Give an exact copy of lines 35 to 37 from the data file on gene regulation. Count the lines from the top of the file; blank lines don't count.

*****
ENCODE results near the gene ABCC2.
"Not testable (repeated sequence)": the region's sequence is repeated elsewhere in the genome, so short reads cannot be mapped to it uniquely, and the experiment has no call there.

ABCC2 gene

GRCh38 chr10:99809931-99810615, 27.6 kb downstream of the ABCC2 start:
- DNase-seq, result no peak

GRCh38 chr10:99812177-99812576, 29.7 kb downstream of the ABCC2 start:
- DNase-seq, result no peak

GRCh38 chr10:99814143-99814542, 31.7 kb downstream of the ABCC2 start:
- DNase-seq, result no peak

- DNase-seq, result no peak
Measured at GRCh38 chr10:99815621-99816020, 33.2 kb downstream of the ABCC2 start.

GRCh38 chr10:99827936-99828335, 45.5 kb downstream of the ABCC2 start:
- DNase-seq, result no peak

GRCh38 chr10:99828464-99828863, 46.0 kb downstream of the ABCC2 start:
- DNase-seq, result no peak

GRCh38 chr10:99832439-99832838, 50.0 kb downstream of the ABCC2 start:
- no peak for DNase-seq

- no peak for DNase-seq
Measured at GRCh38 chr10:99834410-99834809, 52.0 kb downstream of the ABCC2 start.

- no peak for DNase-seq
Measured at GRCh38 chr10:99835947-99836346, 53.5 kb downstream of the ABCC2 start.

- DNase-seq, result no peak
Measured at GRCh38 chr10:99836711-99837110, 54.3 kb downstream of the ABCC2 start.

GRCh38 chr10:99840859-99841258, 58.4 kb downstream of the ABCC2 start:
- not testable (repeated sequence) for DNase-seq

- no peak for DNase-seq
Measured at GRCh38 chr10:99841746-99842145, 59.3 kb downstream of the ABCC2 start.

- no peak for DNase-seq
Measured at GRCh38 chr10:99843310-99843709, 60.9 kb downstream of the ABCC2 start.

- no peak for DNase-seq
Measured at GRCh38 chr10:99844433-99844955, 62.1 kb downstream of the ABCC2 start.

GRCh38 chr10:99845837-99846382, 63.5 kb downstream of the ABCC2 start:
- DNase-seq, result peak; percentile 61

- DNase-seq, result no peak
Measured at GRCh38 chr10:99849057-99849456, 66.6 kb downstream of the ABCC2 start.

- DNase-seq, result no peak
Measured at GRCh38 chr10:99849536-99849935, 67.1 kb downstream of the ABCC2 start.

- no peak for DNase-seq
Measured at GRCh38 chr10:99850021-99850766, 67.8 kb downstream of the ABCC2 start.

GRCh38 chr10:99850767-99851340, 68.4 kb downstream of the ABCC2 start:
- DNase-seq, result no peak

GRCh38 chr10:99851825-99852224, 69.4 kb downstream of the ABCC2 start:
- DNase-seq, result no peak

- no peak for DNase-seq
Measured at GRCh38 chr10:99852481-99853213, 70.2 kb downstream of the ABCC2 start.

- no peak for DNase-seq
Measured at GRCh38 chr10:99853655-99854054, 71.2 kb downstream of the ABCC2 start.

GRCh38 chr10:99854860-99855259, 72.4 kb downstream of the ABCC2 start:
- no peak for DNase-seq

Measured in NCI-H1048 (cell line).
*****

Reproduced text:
Measured at GRCh38 chr10:99849057-99849456, 66.6 kb downstream of the ABCC2 start.

- DNase-seq, result no peak
Measured at GRCh38 chr10:99849536-99849935, 67.1 kb downstream of the ABCC2 start.